Books worth reading in 2017 | Rosemary recommends


I didn't quite mean to do my second "Rosemary recommends" this soon after #1 (read that here), but when I sat down to write today's blog post, here's what popped out – books worth reading this year. It's something that I get asked a lot by followers: "Can you recommend any books worth reading?" As it happens, of course I can – although, I would argue that all books are, technically speaking, "books worth reading", even if they're crap – but I just find it hard to come up with my favourites when I'm put on the spot! It seemed to make sense, therefore, to sit down and work out a hard and fast list of my go-tos, so that the next time someone asks me I can do that annoying blogger thing: "I have a blog post on that!"

The Girls* by Emma Cline

I read this last year, the second book in a book club I attempted to start with my friends, and there's a reason it tops my list of books worth reading: it's really great. The Girls* is a story about adolescence, about being a teenage girl, about growing up in a world that's designed to make you feel less than. It's set in the 1970s, but the emotions are incredibly relatable for women of any age. It made me feel really sorry for my teenage self, and also very forgiving of her; it wasn't my fault that I was so insecure and self-obsessed – the world sets all girls up for failure.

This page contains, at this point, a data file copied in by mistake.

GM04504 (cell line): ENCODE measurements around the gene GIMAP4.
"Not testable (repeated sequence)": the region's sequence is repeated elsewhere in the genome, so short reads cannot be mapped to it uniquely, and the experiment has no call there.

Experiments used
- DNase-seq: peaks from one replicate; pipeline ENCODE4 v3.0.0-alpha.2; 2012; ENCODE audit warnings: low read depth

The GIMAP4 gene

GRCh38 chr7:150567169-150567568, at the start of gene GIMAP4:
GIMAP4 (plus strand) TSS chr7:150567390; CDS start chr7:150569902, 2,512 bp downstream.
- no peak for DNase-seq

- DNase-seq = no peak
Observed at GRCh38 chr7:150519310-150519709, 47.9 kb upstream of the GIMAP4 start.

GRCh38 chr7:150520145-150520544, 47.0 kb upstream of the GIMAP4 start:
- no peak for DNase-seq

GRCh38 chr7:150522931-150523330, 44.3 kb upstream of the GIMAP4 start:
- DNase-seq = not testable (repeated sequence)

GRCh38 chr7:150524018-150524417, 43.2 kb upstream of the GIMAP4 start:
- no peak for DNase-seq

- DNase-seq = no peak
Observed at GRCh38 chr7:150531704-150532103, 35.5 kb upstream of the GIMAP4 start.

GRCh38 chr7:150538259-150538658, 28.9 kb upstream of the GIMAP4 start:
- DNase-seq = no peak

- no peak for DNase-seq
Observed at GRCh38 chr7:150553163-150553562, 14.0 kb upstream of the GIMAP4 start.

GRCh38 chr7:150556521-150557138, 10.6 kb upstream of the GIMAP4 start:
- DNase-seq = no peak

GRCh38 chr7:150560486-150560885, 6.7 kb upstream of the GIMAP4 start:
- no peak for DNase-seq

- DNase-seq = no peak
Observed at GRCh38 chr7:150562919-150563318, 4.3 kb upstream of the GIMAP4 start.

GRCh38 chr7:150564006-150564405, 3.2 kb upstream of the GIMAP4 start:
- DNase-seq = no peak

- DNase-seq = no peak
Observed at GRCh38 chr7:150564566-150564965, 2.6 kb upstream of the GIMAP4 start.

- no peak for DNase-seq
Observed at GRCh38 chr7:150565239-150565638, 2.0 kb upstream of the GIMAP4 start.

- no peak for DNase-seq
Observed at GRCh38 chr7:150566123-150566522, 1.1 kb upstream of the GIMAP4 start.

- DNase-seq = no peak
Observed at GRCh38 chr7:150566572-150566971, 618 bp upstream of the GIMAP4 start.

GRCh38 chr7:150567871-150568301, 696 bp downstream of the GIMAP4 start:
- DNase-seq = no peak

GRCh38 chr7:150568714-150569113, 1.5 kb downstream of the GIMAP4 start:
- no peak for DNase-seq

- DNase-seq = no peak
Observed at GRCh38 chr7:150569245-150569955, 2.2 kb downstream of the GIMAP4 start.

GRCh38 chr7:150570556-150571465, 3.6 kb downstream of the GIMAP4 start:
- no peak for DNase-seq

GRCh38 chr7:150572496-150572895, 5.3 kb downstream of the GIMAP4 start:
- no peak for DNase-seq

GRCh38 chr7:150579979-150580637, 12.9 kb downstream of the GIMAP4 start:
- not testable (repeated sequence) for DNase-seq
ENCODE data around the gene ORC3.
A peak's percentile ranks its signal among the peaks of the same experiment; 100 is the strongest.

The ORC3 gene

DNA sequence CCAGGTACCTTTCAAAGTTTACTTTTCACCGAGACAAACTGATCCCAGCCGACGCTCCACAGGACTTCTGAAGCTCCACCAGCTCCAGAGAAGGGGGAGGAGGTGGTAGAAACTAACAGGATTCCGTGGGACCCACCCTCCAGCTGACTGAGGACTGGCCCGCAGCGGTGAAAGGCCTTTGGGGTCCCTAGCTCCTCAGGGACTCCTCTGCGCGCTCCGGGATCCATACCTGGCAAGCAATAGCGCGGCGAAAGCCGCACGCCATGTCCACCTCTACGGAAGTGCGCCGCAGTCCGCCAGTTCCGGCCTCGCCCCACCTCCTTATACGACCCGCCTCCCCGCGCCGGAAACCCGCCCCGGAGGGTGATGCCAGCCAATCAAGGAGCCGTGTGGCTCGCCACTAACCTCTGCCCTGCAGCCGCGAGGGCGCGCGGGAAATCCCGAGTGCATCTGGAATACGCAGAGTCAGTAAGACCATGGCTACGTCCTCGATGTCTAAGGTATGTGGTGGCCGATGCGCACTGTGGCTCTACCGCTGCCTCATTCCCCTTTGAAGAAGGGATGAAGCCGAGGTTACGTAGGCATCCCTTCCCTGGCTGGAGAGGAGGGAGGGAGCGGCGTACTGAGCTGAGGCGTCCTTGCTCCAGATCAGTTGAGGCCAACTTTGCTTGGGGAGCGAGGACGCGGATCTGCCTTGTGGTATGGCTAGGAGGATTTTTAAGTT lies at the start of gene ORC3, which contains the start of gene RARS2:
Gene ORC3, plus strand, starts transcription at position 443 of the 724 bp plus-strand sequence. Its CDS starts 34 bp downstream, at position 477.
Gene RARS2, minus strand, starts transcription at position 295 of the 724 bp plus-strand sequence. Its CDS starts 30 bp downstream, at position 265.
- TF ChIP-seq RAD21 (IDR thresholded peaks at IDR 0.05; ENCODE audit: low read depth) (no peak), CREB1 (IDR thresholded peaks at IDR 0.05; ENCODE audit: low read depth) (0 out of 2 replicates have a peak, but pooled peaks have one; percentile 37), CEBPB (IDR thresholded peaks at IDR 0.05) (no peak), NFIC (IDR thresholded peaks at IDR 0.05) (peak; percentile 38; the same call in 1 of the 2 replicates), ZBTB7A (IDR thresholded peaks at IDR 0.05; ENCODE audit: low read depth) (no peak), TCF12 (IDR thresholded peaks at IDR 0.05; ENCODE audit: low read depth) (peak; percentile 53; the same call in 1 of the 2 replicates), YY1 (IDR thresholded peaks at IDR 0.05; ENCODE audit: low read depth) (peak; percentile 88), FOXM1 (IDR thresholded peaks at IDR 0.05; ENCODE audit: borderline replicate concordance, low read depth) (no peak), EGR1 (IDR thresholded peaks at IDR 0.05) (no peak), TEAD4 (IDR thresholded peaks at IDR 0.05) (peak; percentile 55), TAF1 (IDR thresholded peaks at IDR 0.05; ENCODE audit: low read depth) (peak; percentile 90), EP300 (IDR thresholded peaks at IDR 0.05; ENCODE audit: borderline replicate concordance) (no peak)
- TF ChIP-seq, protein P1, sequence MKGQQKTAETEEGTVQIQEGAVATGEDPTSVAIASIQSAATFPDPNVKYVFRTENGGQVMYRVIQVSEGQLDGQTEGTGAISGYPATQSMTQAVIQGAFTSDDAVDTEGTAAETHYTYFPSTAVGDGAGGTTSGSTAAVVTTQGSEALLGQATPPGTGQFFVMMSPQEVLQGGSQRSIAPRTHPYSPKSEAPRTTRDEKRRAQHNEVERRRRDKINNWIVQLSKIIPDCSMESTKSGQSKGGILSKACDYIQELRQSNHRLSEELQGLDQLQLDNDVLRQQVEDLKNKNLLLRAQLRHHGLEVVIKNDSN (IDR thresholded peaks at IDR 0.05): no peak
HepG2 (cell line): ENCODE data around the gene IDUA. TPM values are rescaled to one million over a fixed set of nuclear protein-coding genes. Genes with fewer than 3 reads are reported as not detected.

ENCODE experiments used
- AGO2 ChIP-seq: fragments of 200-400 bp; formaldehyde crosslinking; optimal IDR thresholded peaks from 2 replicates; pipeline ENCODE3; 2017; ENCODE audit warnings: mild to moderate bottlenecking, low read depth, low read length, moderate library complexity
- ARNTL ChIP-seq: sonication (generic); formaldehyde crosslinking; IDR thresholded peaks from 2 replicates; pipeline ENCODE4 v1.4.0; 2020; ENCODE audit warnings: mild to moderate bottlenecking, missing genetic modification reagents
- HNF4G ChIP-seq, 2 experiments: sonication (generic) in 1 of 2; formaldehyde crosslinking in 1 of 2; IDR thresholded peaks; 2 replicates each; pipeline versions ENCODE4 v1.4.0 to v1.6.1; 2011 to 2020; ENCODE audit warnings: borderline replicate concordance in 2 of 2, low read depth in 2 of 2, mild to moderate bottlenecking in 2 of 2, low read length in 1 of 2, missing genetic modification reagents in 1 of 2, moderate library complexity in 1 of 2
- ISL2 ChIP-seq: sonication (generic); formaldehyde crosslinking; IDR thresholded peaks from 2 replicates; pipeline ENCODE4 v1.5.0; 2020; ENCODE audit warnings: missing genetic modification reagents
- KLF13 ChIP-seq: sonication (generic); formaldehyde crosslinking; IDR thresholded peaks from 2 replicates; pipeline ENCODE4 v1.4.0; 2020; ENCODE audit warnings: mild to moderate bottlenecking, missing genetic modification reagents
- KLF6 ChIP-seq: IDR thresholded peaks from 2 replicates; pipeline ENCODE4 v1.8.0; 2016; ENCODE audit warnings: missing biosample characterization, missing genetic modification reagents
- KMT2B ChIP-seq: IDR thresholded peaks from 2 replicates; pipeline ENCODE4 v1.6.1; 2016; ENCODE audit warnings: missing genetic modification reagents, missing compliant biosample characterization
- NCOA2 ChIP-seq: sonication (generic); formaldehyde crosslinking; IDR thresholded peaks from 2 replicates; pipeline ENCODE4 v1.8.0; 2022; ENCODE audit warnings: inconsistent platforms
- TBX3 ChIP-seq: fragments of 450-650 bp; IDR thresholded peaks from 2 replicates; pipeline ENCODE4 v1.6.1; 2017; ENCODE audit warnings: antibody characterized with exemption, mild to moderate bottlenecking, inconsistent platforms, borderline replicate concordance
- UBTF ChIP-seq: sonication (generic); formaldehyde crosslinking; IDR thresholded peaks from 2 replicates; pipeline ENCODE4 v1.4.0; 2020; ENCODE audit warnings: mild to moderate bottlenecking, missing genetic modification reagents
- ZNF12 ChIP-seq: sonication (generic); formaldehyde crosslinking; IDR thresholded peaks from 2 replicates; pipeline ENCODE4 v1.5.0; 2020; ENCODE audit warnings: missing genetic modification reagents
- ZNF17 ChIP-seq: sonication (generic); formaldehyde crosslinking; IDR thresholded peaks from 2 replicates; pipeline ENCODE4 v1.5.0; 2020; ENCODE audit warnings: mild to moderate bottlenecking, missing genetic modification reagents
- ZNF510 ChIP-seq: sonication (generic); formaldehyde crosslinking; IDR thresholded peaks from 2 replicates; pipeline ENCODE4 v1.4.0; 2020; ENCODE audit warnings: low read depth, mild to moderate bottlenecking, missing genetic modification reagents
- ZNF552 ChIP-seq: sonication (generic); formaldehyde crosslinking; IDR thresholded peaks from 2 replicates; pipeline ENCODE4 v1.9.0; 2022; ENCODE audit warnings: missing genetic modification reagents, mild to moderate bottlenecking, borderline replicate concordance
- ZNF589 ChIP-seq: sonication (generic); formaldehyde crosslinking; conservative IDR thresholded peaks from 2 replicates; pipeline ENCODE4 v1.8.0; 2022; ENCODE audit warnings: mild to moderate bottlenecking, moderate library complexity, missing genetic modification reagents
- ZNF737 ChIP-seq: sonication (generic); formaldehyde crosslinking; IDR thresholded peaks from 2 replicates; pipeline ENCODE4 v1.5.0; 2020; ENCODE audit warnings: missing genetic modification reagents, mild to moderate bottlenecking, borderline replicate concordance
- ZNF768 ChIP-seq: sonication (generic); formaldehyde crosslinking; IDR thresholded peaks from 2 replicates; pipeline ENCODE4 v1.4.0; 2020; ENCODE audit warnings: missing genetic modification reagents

That makes it sound a lot more po-faced than it is – loosely based on the Tate murders, by the Manson family, it's gripping and suspenseful and very tense.

Life Of Pi* by Yann Martel

There's a caveat to this one: don't read this is you've seen the movie and, if you haven't already, do not see the movie. The book is an incredibly rich tale of a young boy making sense of an insane scenario he finds himself in; the movie is visually stunning, but otherwise a shit show, and it took me a good year to get over my feeling that Life Of Pi * had been ruined for me entirely. It's not an incredibly deep book; it's not about feminism; it's not a self-help book and it's not pompous or pretentious. It's just a great story, beautifully told.

Girls Will Be Girls* by Emer O'Toole

The main reason you should read this book – which is about feminism, but also about growing up female in rural Ireland – is that it's brilliant. The secondary reason is that Emer O'Toole is Irish, and it's nice to support our own. Girls Will Be Girls: Dressing Up, Playing Parts and Daring to Act Differently* is a smart look at what it means to be female – but not just to be female, but to act female, and how we all "play our parts" in one way or another. It also presents really interesting challenges, and suggests that, ultimately, we are the arbiters of our own fates. (I found the section of structure vs agency, on what you're born with vs what you do with it, really interesting.)

This is the kind of book you'll be glad you read when you're arguing about feminism with someone you hate. Trust me.

Revolutionary Road* by Richard Yates